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Using the GenIQ Model to Insure
 the Validation of a Model is Unbiased
Bruce Ratner Ph.D.

The traditional, most popular method of validating a model is to randomly split the original sample at hand into two mutually exclusive parts: a training subsample for developing the model, and a validation or hold-out subsample for assessing the reliability of the model. The working assumption for this type of “split-sample” validation is that the original sample is homogenous enough to yield two “identical” subsamples. If the working assumption is not tenable, then the analyst can be lucky to obtain a hold-out subsample with favorable characteristics, resulting in a better-than-true biased validation. On the other hand, the analyst can be unlucky to obtain a hold-out subsample with unfavorable characteristics, resulting in a worse-than-true biased validation. Of course, if the working assumption is tenable, then the validation is assumed to be unbiased. The purpose of this article is to present the GenIQ Model©  as tool for detecting whether the training and hold-out subsamples represent the same universe: to insure that the validation of a model is unbiased, or at least honest.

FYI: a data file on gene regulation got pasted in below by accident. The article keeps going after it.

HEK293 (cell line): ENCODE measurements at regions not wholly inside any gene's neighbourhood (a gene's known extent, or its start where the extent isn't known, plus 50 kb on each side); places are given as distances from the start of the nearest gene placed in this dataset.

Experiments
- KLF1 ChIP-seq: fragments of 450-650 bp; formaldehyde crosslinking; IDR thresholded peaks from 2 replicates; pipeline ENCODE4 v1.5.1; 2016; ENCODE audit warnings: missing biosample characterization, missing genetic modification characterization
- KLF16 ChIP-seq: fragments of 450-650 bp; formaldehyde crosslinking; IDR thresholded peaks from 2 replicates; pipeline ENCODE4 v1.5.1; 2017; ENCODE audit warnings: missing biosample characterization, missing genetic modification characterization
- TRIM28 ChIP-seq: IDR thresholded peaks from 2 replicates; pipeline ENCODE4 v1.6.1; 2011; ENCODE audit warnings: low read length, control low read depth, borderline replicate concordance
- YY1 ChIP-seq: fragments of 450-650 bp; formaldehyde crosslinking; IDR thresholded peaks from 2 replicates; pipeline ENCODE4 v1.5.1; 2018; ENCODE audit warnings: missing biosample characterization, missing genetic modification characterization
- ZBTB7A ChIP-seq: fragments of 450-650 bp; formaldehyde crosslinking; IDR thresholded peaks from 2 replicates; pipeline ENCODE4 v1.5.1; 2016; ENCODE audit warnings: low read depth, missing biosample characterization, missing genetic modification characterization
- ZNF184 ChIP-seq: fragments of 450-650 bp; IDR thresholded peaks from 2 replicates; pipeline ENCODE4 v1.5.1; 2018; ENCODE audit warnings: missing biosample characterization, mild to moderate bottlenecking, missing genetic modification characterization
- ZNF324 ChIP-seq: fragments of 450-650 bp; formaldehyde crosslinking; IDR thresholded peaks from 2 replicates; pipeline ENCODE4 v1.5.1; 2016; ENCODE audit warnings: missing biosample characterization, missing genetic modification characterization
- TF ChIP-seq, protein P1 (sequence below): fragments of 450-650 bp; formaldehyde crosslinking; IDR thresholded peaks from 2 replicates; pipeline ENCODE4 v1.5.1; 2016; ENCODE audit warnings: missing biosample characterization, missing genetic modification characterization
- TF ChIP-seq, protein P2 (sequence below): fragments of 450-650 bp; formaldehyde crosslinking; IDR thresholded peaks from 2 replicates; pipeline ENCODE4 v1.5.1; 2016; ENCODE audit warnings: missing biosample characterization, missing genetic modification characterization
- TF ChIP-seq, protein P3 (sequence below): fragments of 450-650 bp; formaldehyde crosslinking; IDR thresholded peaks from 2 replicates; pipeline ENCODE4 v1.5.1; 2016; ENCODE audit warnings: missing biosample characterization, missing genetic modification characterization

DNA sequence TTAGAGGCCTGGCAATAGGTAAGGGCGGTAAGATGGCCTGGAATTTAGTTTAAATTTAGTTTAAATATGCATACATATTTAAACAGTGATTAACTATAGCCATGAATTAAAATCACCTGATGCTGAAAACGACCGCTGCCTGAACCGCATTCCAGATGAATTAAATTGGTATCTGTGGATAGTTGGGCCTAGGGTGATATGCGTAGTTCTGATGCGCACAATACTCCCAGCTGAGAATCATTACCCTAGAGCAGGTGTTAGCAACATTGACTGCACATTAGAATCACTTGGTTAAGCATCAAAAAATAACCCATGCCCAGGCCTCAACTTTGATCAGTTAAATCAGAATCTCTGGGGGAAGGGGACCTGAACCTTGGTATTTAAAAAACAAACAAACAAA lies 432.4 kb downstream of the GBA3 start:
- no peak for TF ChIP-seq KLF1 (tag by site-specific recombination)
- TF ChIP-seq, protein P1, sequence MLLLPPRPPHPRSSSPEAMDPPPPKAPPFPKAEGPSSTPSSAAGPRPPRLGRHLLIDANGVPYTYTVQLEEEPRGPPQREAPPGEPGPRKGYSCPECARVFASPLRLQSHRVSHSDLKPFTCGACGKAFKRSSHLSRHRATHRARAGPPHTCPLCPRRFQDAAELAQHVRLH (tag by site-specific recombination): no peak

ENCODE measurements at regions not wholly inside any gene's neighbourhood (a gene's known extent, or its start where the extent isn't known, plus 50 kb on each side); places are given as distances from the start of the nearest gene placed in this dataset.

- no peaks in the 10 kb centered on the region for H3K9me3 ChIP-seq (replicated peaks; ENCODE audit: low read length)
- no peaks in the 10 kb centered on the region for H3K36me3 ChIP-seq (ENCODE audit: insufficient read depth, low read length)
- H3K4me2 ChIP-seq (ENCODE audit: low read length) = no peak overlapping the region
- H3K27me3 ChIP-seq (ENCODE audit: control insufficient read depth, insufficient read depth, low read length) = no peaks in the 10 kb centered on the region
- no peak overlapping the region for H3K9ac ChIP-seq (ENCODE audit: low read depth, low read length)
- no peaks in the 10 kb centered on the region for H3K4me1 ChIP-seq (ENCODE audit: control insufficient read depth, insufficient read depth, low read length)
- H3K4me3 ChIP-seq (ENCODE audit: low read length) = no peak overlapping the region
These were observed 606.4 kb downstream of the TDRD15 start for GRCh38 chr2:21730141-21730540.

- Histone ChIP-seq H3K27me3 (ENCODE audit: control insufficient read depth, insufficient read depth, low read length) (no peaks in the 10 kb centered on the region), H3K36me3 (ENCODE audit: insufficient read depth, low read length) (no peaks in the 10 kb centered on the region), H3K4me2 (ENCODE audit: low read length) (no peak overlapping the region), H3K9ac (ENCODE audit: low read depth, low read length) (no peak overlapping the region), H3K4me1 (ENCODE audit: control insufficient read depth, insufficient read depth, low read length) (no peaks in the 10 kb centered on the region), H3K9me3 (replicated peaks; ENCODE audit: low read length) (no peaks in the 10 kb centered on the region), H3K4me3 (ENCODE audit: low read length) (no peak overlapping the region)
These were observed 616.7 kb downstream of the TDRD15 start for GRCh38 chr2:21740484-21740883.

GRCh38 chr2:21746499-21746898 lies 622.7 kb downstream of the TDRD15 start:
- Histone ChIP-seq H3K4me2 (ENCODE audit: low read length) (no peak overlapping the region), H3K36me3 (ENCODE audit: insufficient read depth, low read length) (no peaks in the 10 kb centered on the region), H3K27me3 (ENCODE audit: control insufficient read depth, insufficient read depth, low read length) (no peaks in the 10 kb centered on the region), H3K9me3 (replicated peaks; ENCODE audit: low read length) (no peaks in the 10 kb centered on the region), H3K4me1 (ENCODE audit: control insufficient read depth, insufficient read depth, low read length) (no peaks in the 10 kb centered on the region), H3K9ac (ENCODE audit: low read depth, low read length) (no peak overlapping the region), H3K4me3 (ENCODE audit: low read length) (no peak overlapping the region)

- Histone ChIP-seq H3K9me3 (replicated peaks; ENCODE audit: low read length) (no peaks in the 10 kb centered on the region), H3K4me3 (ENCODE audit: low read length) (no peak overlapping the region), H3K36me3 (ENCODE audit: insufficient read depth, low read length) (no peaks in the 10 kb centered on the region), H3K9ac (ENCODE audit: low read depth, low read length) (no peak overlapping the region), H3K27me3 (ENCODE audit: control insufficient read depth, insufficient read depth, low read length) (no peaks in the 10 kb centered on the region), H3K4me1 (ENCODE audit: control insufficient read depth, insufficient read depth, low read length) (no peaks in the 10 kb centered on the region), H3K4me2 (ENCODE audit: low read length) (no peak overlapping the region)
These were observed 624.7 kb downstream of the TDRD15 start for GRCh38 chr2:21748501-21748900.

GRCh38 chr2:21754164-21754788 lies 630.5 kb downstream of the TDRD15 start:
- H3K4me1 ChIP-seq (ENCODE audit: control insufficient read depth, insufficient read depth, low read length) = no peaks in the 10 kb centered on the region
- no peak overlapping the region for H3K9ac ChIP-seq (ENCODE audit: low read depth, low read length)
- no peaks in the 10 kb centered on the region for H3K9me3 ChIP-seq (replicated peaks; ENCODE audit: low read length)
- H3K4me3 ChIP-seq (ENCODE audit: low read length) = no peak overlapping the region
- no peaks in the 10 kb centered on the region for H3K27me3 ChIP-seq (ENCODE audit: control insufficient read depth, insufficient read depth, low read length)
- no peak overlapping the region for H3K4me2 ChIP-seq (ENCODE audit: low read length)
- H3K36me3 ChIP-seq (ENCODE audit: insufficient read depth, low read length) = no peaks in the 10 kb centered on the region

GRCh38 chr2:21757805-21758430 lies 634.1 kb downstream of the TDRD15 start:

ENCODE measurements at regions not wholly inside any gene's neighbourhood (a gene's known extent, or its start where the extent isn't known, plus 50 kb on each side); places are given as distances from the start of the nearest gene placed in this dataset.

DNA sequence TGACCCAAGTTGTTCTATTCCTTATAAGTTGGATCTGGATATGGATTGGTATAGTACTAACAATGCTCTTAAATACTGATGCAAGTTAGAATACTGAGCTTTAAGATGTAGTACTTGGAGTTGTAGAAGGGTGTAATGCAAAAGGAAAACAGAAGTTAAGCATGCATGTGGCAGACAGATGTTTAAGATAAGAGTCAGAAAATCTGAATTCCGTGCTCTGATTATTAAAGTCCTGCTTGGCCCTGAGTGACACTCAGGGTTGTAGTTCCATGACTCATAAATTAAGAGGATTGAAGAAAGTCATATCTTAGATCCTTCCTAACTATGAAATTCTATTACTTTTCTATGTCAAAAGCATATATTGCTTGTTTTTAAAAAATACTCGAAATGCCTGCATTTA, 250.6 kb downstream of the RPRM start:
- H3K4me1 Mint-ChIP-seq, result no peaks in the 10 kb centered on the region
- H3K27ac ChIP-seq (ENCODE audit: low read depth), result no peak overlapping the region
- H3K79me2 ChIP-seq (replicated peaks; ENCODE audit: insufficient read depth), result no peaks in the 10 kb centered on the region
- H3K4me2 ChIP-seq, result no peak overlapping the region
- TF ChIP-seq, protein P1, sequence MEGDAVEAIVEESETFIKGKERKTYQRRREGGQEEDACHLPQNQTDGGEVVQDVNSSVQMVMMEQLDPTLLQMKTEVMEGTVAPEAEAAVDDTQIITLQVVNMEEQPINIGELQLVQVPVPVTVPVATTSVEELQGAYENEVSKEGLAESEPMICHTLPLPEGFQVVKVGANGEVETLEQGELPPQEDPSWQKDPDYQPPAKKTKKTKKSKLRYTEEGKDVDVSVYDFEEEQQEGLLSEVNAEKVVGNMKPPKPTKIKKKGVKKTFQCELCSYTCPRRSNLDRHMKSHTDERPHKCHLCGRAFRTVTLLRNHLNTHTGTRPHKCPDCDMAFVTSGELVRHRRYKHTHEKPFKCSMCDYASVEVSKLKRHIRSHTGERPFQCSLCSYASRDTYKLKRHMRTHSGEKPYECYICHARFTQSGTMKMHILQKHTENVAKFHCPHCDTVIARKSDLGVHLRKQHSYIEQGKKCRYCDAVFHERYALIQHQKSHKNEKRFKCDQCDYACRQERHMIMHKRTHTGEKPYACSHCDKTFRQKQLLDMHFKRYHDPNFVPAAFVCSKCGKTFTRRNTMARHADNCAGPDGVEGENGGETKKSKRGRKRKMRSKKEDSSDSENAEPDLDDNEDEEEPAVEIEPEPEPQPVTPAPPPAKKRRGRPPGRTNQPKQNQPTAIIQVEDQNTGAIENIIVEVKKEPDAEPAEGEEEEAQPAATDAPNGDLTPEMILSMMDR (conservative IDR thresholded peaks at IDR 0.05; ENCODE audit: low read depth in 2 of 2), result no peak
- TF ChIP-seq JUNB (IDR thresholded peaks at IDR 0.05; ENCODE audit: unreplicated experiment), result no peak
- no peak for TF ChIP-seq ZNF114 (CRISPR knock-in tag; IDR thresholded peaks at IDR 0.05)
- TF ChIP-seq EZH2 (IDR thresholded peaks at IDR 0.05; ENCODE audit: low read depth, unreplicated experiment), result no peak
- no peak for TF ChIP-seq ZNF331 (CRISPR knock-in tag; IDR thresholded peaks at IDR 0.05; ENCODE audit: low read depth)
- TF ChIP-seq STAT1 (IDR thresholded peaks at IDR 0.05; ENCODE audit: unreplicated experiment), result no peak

For more information about this article, call Bruce Ratner at 516.791.3544,
1 800 DM STAT-1, or e-mail at